External links[edit]

David Hancock Website

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Premiers of Alberta

Rutherford Sifton Stewart Greenfield Brownlee Reid Aberhart Manning Strom Lougheed Getty Klein Stelmach Redford Hancock Prentice Notley

Book:Premiers of Alberta Category:Premiers of Alberta Portal:Alberta

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Progressive Conservative Association of Alberta

Party leaders

Haultain (NWT) ¤ Bennett Robertson Bennett Michener Hoadley Ramsey McGillivray Duggan Page Kirby Watkins Harradence Lougheed Getty Klein Stelmach Redford Hancock Prentice McIver Kenney

Leadership elections

1958 1962 1965 1985 1992 2006 2011 2014 2017

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Cabinet of Premier of Alberta Dave Hancock (2014)

Dave Hancock

Naresh Bhardwaj Manmeet Bhullar Robin Campbell Cal Dallas Jonathan Denis Wayne Drysdale Kyle Fawcett Rick Fraser Doug Griffiths Fred Horne Doug Horner Ken Hughes Sandra Jansen Jeff Johnson Donna Kennedy-Glans Heather Klimchuk Thomas Lukaszuk Ric McIver Diana McQueen Frank Oberle Jr. Verlyn Olson Dave Quest Dave Rodney Don Scott Richard Starke Greg Weadick Teresa Woo-Paw

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Cabinet of Premier of Alberta Alison Redford (2011–2014)

Alison Redford

Evan Berger Naresh Bhardwaj Manmeet Bhullar Robin Campbell Christine Cusanelli Cal Dallas Ray Danyluk Jonathan Denis Wayne Drysdale Kyle Fawcett Rick Fraser Doug Griffiths Dave Hancock Jack Hayden Fred Horne Doug Horner Ken Hughes Sandra Jansen Jeff Johnson Donna Kennedy-Glans Stephen Khan Heather Klimchuk Ron Liepert Thomas Lukaszuk Ric McIver Diana McQueen Ted Morton Frank Oberle Jr. Verlyn Olson Dave Quest Dave Rodney Don Scott Richard Starke George VanderBurg Greg Weadick Teresa Woo-Paw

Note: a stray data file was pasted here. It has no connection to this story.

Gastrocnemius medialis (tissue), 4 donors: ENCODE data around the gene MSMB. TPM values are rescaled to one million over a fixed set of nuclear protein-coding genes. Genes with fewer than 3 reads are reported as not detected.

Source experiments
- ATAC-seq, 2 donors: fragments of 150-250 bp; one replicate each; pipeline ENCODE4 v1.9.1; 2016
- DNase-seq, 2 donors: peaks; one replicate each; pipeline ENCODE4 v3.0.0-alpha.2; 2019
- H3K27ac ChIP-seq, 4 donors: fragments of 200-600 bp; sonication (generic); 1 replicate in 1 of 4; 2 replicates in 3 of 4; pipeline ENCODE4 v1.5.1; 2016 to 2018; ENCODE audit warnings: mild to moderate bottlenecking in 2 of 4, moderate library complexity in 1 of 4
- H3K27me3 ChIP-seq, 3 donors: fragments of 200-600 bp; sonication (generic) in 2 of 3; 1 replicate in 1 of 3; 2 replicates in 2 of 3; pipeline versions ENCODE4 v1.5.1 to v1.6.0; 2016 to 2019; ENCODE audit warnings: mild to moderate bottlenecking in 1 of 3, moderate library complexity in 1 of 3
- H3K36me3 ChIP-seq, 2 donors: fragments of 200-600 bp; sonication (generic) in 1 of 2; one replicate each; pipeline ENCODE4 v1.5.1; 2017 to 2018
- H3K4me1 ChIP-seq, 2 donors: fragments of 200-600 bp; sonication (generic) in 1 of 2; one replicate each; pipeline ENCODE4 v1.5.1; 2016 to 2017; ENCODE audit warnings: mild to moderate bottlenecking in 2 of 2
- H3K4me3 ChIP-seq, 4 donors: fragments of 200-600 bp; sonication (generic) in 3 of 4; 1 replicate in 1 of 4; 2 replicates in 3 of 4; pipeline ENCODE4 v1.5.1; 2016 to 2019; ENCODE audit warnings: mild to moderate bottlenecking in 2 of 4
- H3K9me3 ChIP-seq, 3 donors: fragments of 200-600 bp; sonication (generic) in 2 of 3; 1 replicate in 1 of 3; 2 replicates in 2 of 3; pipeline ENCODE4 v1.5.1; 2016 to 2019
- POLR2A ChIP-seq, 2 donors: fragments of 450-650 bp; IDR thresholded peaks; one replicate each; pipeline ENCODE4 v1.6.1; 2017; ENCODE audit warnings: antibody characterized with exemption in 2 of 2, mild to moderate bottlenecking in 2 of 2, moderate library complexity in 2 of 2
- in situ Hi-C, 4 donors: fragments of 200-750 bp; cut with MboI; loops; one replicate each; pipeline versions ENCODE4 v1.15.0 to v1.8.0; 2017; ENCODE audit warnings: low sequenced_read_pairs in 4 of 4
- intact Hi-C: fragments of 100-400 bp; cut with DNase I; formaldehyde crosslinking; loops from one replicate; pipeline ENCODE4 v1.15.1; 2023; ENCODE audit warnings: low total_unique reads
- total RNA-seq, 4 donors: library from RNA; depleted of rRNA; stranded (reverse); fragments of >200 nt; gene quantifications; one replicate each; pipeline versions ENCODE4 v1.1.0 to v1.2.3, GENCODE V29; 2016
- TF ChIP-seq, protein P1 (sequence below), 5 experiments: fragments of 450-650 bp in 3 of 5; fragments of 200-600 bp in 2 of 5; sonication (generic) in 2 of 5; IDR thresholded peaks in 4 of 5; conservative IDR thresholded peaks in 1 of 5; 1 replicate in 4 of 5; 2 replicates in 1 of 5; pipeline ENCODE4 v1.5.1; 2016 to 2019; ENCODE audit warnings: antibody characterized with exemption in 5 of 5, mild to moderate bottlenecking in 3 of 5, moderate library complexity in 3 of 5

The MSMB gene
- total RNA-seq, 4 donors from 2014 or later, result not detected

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Cabinet of Premier of Alberta Ed Stelmach (2006–2011)

Ed Stelmach

Cindy Ady Lindsay Blackett Guy Boutilier Ray Danyluk Cal Dallas Jonathan Denis Iris Evans Yvonne Fritz Hector Goudreau George Groeneveld Dave Hancock Jack Hayden Doug Horner Mary Anne Jablonski Heather Klimchuk Mel Knight Ron Liepert Fred Lindsay Thomas Lukaszuk Greg Melchin Ted Morton Lyle Oberg Frank Oberle Jr. Verlyn Olson Luke Ouellette Alison Redford Rob Renner Lloyd Snelgrove Ron Stevens Janis Tarchuk George VanderBurg Greg Weadick Len Webber Gene Zwozdesky

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Cabinet of Premier of Alberta Ralph Klein (1992–2006)

Ralph Klein

Jack Ady Guy Boutilier Pearl Calahasen Mike Cardinal Harvey Cenaiko David Coutts Stockwell Day Jim Dinning Victor Doerksen Denis Ducharme Clint Dunford Peter Elzinga Brian Evans Iris Evans Robert Fischer Yvonne Fritz Heather Forsyth Dick Fowler Gordon Graydon Dave Hancock Jon Havelock Denis Herard Doug Horner Ernie Isley Halvar Jonson Ken Kowalski Ty Lund Gary Mar Shirley McClellan Barry McFarland Greg Melchin Dianne Mirosh Pat Nelson Mark Norris Lyle Oberg Luke Ouellette Walter Paszkowski Rob Renner Ken Rostad Murray Smith Donald H. Sparrow Ed Stelmach Ron Stevens Lorne Taylor Tom Thurber Peter Trynchy George VanderBurg Steve West Stan Wolos